Given their different ideologies and personalities, one would not think Atticus considers himself to be similar to his sister, Alexandra. Atticus is portrayed as an understanding, sympathetic man who criticizes racism and is not afraid to follow his conscience. Unlike his sister, Atticus is not concerned about his family's background, whether Scout behaves like a tomboy, or if their neighbors agree with his representation of Tom Robinson. Aunt Alexandra is depicted as the complete opposite of her brother and does not agree with the way Atticus raises his children. Aunt Alexandra is primarily concerned with transforming Scout into a polite young lady and maintaining their family's upstanding reputation in Maycomb's community.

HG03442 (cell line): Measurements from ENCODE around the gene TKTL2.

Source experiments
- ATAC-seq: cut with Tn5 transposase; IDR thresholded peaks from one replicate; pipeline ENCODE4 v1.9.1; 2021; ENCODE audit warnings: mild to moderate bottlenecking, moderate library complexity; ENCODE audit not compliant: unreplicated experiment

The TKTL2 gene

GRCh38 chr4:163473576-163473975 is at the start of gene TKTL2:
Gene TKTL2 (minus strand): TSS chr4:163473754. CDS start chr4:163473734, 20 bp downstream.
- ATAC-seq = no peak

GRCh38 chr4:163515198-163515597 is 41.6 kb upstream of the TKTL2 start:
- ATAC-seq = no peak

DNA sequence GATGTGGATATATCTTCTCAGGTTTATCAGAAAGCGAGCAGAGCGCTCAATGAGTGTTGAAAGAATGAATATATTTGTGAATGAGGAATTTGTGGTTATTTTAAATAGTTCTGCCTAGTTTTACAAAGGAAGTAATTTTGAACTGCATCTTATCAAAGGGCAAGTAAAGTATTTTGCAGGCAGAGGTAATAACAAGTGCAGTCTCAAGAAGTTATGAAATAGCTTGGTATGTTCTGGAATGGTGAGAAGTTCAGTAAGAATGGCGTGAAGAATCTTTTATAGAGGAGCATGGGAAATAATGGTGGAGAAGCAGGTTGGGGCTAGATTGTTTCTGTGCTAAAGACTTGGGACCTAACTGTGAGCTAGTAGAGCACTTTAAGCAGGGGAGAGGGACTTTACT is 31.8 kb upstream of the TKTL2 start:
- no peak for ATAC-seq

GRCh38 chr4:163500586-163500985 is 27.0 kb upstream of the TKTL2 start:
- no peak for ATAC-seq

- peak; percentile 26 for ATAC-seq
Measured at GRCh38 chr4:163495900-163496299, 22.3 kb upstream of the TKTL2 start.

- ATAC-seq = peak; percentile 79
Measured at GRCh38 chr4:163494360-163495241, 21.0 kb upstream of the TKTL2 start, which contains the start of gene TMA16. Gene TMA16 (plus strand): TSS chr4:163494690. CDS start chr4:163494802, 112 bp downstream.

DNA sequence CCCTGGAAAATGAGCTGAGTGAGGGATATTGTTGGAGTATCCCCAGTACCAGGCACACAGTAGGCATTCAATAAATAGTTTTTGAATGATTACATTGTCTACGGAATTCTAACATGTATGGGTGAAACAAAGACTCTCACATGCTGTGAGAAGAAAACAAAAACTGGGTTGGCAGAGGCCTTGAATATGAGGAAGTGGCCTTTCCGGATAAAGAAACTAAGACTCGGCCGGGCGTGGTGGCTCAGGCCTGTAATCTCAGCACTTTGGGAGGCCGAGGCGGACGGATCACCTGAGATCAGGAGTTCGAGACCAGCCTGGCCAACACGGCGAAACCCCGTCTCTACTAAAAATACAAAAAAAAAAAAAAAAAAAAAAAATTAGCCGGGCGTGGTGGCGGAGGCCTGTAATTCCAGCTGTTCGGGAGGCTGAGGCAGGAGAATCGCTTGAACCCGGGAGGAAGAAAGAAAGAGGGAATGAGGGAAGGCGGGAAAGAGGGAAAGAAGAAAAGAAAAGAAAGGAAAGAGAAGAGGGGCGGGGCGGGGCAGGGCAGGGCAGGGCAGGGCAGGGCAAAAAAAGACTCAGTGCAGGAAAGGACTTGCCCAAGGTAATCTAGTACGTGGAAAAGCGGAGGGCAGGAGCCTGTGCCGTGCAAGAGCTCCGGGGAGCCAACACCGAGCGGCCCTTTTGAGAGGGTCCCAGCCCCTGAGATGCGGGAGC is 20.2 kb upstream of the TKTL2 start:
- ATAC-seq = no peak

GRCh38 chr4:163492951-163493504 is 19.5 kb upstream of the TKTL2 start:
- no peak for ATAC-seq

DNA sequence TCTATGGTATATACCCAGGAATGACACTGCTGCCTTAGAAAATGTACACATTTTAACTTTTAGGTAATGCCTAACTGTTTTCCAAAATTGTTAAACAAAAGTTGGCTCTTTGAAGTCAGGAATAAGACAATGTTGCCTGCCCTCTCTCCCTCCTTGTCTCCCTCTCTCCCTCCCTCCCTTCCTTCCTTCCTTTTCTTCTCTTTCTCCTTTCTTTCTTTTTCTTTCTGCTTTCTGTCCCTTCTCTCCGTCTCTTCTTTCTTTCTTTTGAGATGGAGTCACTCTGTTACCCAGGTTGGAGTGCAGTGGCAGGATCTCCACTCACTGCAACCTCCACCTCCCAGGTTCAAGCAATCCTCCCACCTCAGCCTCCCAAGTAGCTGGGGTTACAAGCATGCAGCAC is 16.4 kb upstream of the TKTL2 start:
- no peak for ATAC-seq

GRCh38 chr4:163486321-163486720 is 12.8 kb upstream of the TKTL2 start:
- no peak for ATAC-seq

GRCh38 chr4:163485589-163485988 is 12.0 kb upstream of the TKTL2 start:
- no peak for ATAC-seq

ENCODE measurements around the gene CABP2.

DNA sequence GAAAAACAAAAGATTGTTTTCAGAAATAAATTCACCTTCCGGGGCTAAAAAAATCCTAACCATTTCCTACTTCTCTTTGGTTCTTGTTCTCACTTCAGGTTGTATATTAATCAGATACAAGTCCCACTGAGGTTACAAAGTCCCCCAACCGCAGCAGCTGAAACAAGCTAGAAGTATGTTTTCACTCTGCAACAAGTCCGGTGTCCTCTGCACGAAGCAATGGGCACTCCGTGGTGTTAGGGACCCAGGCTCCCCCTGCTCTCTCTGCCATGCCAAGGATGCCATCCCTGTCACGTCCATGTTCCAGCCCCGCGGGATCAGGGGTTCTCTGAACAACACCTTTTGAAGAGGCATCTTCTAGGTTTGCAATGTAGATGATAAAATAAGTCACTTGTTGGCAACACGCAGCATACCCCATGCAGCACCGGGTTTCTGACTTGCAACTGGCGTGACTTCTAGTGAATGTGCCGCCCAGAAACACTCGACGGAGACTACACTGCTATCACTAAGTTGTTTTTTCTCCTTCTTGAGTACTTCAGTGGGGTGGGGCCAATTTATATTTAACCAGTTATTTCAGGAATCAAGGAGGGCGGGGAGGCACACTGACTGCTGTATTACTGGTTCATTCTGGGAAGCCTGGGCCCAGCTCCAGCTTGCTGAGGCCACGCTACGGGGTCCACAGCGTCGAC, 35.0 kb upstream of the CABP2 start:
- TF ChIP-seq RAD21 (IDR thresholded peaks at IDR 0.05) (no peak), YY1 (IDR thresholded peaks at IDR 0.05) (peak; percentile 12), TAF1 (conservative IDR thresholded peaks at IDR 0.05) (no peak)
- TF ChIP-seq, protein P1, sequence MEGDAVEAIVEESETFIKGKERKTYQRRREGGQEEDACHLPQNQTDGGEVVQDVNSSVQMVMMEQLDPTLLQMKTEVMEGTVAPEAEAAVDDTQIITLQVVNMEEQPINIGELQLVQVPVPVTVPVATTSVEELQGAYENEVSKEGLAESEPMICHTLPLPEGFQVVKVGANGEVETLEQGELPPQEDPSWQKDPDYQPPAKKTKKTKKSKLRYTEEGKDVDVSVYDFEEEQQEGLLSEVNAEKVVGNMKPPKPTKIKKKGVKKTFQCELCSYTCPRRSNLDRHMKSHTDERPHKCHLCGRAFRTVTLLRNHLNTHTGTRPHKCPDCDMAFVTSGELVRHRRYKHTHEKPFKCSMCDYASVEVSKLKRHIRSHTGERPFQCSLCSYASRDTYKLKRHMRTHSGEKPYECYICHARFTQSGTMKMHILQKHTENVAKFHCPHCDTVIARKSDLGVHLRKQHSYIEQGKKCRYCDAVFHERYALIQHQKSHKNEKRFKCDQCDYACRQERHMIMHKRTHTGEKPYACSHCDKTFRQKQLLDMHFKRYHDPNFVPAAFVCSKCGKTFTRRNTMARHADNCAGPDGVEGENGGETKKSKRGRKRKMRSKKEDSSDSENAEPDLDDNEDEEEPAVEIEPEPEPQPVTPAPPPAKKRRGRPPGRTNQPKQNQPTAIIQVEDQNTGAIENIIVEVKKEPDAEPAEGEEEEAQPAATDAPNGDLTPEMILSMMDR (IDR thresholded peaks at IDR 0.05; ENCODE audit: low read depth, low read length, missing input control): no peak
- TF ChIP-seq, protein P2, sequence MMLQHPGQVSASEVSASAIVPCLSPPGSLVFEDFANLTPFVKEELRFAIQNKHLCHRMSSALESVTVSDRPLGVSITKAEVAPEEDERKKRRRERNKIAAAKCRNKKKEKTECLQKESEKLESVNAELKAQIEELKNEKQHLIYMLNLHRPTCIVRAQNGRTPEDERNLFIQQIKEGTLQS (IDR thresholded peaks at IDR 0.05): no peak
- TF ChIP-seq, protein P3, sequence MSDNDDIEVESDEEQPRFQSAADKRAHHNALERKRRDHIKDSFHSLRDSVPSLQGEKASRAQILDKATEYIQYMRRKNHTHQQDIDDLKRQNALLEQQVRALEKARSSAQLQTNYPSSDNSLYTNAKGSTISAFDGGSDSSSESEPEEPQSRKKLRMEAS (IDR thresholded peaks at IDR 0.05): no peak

Aunt Alexandra is also racially prejudiced and significantly more judgmental than her brother. She believes Atticus is disgracing their family by representing Tom Robinson and argues with him over the idea of firing Calpurnia. Jem and Scout notice that they are always "fussing" and that Atticus has an irritated tone when speaking to his sister. Even when Atticus attempts to appease Alexandra, he is unable to follow through with teaching his children the importance of their family history. Atticus appears to get along much better with Jack than with his sister, and his constant arguments with Alexandra suggest that he does not consider himself to be similar to her.